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Tech Tips: A guide to upgrading, using Windows XP computer after Tuesday's retirement

  • Article by: ANICK JESDANUN
  • Associated Press
  • April 7, 2014 - 9:27 PM

NEW YORK — Microsoft retires its 12-year-old Windows XP operating system on Tuesday. Even so, there are still millions of XP computers out there. Here's what to do if you own one of them:

What happens Tuesday?

— Microsoft Corp. will issue its final update to fix known security flaws with XP.

— After that, XP machines will still work, and you can install past security updates. You won't get new ones to address any new security flaws.

— Your machine will face greater security risks. Because hackers know Microsoft will no longer issue updates, they have extra incentive to look for security flaws.

— Microsoft will still provide updates for its anti-malware software for XP until July 2015, but the company warns it will offer limited protection.

Can I upgrade my computer?

— Check here to see whether your computer is running Windows XP: http://amirunningxp.com

— If it is, run the tool here to see whether your computer is powerful enough to upgrade: http://bit.ly/KkZERx

— If you can upgrade, you can buy a DVD version of the latest Windows 8 version for $120: http://bit.ly/1mQBzCe

— You'll need to back up your files and have discs for old programs handy, as an upgrade requires wiping out your hard drive. Microsoft has a step-by-step tutorial: http://bit.ly/1mYSYEj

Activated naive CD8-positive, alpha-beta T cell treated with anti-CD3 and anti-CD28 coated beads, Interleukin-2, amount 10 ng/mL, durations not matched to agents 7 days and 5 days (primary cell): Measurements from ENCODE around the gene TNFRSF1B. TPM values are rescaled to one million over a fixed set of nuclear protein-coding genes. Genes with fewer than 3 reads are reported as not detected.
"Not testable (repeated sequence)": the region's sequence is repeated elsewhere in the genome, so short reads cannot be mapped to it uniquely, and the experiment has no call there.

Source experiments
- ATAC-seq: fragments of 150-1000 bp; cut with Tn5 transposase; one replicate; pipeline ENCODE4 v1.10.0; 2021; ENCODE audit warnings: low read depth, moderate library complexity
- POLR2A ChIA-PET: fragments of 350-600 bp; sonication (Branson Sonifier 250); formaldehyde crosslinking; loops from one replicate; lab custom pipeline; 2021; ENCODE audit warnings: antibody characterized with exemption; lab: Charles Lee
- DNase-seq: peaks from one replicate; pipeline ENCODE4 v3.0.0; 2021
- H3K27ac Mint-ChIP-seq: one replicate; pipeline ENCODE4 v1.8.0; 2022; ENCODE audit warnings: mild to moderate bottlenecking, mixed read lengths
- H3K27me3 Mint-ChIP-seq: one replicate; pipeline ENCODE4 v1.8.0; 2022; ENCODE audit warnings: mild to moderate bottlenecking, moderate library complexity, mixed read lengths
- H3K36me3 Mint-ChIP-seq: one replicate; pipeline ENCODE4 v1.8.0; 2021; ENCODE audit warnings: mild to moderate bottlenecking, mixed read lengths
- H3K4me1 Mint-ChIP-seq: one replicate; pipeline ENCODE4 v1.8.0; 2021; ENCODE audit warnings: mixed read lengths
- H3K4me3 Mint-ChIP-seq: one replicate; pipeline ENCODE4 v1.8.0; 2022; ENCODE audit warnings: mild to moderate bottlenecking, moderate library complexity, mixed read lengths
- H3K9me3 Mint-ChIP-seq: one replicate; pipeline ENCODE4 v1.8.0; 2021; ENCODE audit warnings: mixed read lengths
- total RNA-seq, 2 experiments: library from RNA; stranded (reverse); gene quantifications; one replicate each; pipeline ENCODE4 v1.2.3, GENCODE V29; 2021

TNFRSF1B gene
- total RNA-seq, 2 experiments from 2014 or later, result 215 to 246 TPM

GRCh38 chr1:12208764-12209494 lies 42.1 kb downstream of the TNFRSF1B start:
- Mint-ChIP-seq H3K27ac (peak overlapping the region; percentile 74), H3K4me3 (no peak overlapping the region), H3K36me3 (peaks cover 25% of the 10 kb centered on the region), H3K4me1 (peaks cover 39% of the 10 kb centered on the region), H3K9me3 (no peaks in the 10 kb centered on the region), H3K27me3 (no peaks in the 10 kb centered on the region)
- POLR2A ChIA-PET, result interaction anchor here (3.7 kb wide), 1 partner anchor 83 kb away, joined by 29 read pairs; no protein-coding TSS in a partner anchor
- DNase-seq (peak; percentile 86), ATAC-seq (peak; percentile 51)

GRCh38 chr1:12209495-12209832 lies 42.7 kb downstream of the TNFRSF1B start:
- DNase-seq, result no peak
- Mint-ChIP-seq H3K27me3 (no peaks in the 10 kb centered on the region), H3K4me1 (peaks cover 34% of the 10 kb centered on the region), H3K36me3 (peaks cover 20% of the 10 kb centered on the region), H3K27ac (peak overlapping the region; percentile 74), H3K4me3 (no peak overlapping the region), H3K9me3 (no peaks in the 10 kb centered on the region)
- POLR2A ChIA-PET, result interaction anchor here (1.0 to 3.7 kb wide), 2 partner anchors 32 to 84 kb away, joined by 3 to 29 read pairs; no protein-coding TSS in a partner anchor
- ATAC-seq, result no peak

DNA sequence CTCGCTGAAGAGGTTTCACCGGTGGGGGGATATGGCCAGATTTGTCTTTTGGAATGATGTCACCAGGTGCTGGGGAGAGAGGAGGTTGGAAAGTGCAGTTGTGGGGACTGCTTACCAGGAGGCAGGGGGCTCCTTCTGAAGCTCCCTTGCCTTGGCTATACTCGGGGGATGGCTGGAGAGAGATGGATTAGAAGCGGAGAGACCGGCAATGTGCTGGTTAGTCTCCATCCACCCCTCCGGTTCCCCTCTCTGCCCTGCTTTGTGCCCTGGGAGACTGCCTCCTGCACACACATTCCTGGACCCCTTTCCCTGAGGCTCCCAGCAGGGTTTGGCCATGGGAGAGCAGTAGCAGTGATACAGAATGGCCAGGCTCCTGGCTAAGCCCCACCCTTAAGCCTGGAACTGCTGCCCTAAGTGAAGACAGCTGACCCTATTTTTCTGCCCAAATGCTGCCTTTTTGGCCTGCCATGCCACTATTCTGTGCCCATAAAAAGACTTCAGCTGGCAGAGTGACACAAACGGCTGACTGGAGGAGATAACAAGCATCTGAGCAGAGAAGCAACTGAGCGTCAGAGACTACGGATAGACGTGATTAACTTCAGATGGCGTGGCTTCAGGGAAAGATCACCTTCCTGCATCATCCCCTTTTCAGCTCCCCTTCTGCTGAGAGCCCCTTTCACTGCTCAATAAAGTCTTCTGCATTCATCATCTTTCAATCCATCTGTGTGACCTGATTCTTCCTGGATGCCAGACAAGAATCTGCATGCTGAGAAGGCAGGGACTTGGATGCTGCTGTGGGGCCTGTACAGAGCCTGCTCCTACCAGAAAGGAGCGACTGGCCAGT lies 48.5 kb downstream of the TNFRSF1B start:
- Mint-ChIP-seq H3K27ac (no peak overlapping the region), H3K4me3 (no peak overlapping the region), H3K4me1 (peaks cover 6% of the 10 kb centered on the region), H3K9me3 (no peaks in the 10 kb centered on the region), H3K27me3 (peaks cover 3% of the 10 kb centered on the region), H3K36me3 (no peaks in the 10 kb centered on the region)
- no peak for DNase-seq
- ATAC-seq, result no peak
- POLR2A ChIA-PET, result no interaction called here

— Keep in mind that it's likely better to use that $120 toward a new computer. You'll be getting something more powerful.

What if I keep using my XP computer, despite the risks?

— Be sure to run all the previously released updates, plus the last one out on Tuesday.

— If you don't need the Internet connection, unplug it. That will minimize the risk. Be careful about attaching USB storage drives, as that might introduce malicious software.

— If you need the Internet, refrain from using email, Facebook and other communications channels through which malicious software might travel.

— It's also a good idea to lock down your computer by using a profile that lacks administrative rights and to remove older software you no longer need.

Where can I get more information?

— What end of support means: http://windows.microsoft.com/en-us/windows/end-support-help

— Upgrade information: http://windows.microsoft.com/en-us/windows-8/upgrade-to-windows-8

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